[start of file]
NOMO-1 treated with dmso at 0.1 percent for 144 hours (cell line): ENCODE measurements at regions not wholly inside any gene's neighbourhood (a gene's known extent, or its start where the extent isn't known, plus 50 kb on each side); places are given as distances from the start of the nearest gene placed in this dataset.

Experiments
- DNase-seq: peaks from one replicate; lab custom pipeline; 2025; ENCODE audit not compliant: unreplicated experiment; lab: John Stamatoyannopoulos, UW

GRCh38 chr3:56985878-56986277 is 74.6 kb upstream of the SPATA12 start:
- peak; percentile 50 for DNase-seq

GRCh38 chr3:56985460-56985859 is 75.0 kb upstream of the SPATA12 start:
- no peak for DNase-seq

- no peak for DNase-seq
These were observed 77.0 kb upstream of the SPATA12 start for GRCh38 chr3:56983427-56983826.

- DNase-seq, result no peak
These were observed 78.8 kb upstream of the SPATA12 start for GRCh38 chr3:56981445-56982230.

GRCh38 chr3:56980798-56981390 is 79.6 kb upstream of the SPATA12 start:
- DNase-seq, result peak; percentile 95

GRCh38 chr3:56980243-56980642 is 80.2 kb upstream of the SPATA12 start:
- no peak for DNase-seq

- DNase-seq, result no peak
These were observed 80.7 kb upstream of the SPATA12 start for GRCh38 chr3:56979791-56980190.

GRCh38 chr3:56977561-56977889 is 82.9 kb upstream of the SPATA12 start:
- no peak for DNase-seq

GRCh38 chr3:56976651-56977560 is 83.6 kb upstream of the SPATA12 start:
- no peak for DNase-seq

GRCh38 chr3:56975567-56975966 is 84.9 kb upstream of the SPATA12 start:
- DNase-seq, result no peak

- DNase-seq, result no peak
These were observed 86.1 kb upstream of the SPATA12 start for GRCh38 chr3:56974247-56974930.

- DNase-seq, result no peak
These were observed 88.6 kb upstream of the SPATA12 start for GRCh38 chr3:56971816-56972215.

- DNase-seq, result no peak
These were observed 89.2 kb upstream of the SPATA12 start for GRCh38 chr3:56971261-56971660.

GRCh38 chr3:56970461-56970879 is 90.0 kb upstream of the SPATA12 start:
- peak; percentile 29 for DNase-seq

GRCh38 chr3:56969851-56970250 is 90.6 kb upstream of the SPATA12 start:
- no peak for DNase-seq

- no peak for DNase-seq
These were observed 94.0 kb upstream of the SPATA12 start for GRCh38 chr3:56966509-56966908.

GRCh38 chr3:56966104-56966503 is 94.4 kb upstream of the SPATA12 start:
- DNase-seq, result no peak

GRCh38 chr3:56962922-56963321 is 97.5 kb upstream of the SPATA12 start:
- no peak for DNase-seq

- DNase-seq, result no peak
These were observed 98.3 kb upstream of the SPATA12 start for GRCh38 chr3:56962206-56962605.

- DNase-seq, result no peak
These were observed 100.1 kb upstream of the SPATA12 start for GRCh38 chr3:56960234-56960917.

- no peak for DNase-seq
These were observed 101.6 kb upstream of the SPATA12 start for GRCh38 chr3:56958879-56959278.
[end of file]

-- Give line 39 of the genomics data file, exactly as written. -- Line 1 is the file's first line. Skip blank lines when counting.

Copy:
- no peak for DNase-seq